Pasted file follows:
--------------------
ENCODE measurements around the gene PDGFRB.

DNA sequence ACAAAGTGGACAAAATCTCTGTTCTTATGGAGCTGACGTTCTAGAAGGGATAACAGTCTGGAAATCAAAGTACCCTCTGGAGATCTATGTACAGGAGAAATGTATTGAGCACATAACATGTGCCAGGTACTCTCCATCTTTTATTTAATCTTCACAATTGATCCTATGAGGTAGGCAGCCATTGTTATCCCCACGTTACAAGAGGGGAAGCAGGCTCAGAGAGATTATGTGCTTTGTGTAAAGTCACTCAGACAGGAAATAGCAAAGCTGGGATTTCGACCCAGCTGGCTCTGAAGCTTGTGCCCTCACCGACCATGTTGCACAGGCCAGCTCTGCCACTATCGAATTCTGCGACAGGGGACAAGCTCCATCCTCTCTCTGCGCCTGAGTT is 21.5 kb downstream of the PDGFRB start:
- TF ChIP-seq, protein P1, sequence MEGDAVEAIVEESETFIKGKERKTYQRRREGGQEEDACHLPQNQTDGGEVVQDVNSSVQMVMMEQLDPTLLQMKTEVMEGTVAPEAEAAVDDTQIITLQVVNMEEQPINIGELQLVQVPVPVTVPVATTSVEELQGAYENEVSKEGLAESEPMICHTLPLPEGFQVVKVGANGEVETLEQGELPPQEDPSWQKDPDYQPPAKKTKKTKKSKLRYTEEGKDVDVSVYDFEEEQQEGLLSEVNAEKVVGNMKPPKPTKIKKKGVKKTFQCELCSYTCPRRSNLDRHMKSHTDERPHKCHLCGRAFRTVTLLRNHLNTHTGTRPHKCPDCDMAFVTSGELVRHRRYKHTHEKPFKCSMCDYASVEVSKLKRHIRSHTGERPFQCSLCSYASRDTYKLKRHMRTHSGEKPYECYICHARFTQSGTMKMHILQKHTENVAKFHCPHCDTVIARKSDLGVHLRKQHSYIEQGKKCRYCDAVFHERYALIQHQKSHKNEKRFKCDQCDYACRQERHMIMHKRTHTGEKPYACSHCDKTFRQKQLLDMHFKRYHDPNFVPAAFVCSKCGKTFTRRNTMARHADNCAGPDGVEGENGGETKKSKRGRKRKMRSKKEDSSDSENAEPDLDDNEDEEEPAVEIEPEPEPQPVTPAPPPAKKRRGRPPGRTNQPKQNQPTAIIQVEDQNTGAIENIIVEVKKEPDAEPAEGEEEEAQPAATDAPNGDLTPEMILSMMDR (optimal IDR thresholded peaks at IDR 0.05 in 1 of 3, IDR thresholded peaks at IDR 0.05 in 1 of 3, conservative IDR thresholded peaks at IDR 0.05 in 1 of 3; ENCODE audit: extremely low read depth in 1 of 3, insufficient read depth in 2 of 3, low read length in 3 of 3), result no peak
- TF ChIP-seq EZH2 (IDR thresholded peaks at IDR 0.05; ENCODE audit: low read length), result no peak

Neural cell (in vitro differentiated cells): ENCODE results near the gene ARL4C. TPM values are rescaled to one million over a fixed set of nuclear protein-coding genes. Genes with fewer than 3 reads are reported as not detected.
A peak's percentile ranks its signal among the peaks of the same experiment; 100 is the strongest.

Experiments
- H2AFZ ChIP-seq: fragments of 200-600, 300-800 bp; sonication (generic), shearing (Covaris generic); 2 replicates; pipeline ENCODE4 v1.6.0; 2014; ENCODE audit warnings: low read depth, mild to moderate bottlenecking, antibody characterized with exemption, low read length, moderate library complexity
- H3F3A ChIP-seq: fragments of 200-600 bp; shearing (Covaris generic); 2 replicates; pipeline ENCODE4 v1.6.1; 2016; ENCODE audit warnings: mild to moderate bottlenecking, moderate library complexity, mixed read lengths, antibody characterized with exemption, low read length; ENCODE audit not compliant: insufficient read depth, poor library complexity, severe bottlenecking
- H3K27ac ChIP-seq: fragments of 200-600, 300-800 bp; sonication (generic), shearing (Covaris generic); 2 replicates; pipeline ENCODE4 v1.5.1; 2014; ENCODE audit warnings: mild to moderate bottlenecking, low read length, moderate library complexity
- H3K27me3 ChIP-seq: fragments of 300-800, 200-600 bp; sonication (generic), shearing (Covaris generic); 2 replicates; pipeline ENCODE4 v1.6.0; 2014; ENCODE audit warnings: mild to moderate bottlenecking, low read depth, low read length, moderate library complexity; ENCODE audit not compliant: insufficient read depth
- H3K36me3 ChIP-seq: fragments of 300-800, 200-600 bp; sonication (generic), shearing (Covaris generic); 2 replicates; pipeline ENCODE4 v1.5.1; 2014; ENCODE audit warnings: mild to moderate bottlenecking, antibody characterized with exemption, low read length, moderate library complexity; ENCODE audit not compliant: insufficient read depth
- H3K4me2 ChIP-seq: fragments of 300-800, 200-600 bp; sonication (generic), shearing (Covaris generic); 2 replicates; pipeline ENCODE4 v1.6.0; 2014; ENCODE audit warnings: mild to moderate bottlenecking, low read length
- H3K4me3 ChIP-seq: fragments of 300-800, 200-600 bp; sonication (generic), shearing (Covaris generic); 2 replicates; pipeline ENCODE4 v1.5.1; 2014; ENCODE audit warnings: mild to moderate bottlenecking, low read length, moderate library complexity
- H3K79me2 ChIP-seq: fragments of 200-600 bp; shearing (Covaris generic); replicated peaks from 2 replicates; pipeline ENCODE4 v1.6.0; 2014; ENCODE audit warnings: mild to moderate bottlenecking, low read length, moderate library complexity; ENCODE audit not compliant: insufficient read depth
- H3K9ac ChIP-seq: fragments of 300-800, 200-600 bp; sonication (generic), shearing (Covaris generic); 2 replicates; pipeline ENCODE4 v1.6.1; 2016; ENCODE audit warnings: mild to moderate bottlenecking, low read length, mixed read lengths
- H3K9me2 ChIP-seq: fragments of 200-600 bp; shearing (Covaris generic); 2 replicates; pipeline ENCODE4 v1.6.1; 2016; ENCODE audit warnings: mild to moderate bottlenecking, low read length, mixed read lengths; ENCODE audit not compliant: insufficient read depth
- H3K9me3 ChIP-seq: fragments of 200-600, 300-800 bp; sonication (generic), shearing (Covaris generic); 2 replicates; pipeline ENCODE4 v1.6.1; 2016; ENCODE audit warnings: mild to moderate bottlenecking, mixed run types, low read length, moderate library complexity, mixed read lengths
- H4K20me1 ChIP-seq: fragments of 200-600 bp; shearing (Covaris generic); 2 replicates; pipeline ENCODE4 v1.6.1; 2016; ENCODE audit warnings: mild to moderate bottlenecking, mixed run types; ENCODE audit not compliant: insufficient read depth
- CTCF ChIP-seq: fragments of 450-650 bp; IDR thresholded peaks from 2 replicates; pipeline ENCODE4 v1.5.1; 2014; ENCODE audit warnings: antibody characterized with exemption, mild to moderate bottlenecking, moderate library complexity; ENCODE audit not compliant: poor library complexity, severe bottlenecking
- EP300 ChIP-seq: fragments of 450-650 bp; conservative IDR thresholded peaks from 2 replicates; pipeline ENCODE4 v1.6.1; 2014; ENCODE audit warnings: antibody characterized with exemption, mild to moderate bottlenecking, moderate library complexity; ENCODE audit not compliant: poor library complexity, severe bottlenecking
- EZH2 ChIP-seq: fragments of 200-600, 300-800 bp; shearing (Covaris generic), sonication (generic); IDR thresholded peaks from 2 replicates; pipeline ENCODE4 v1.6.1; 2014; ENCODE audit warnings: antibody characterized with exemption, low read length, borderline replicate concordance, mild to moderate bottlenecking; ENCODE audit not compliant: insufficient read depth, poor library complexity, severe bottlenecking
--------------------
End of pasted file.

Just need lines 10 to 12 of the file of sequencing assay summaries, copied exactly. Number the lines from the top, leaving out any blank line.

- H3K27ac ChIP-seq: fragments of 200-600, 300-800 bp; sonication (generic), shearing (Covaris generic); 2 replicates; pipeline ENCODE4 v1.5.1; 2014; ENCODE audit warnings: mild to moderate bottlenecking, low read length, moderate library complexity
- H3K27me3 ChIP-seq: fragments of 300-800, 200-600 bp; sonication (generic), shearing (Covaris generic); 2 replicates; pipeline ENCODE4 v1.6.0; 2014; ENCODE audit warnings: mild to moderate bottlenecking, low read depth, low read length, moderate library complexity; ENCODE audit not compliant: insufficient read depth
- H3K36me3 ChIP-seq: fragments of 300-800, 200-600 bp; sonication (generic), shearing (Covaris generic); 2 replicates; pipeline ENCODE4 v1.5.1; 2014; ENCODE audit warnings: mild to moderate bottlenecking, antibody characterized with exemption, low read length, moderate library complexity; ENCODE audit not compliant: insufficient read depth